The one-arm dumbbell row is helpful for strengthening the back muscles, along with working the shoulders and arms.
Primary muscles worked include the trapezius, rhomboids, deltoids, biceps and latissimus dorsi. Smaller assisting muscles include the infraspinatus (one of four rotator cuff muscles) and teres major, which acts as an internal rotator and adductor of the arm.
Starting position: Hold a dumbbell in your right hand and leaning forward place your free hand on your left knee for support. For proper form, your left hand should be directly under your shoulder, and left knee in line with the ankle. Do not allow the back to round and engage the abdominal muscles to help stabilize the spine. During the exercise, look straight ahead and do not allow your torso to rotate.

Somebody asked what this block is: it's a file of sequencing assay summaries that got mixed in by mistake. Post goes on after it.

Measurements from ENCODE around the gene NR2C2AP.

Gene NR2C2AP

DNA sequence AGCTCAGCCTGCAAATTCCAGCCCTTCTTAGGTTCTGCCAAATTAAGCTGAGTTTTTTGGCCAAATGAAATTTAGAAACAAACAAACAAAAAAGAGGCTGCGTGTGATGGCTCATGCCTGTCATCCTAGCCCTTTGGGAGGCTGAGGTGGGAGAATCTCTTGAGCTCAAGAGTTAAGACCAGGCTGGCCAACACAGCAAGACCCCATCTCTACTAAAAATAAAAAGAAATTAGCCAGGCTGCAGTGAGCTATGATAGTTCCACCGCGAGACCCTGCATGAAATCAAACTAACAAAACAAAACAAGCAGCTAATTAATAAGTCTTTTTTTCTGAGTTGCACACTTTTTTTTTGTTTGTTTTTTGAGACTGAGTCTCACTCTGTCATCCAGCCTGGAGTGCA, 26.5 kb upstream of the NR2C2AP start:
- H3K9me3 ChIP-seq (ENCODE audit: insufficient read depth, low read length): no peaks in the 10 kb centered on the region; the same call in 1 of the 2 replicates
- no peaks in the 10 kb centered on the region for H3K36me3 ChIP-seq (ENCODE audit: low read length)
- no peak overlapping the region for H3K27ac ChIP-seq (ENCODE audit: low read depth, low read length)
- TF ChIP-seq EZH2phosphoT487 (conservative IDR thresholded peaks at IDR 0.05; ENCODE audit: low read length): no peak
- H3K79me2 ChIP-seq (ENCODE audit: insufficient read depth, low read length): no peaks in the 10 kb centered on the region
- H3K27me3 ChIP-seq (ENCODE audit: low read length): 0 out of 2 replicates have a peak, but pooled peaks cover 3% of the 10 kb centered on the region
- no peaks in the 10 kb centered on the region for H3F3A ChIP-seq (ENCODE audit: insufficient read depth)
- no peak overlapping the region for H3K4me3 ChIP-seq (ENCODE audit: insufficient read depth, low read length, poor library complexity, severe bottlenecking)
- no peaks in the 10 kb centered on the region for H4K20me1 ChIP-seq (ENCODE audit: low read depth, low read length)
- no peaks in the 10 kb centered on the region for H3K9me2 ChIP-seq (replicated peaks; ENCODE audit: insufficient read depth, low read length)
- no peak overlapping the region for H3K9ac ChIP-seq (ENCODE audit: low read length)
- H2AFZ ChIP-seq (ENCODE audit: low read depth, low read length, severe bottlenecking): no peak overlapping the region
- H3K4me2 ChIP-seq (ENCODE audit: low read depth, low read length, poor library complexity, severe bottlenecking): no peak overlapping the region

Strengthening phase: Slowly lift the dumbbell upward until the upper arm is parallel to the floor. As you are lifting, keep your arm close to the side of your body and spinal column in alignment. When you have reached full range of motion, pause, and then slowly return to starting position.
• Safety should be your first priority when working out. If you have medical conditions or existing injuries, its always best to get clearance from your doctor.
• For variety, you can perform rows by using resistance bands, which are a convenient alternative to dumbbells, especially when traveling. Positioning the band around any stable object allows for performing either a single-arm or double-arm row, seated or standing.
• You can also perform a single-arm dumbbell row using a bench. In this case, place the left knee and left hand on the bench to support your body weight, dumbbell in right hand.
• If you are uncomfortable using dumbbells, most gyms have machines designed specifically for doing rows. Typically, equipment will be labeled with a description of how to perform the exercise.
• Variations to grip and positioning the arms further away from the body can be applied to work muscles differently. If you are a beginner, seek the advice of a professional or use a spotter who has experience with strength training to help ensure proper form.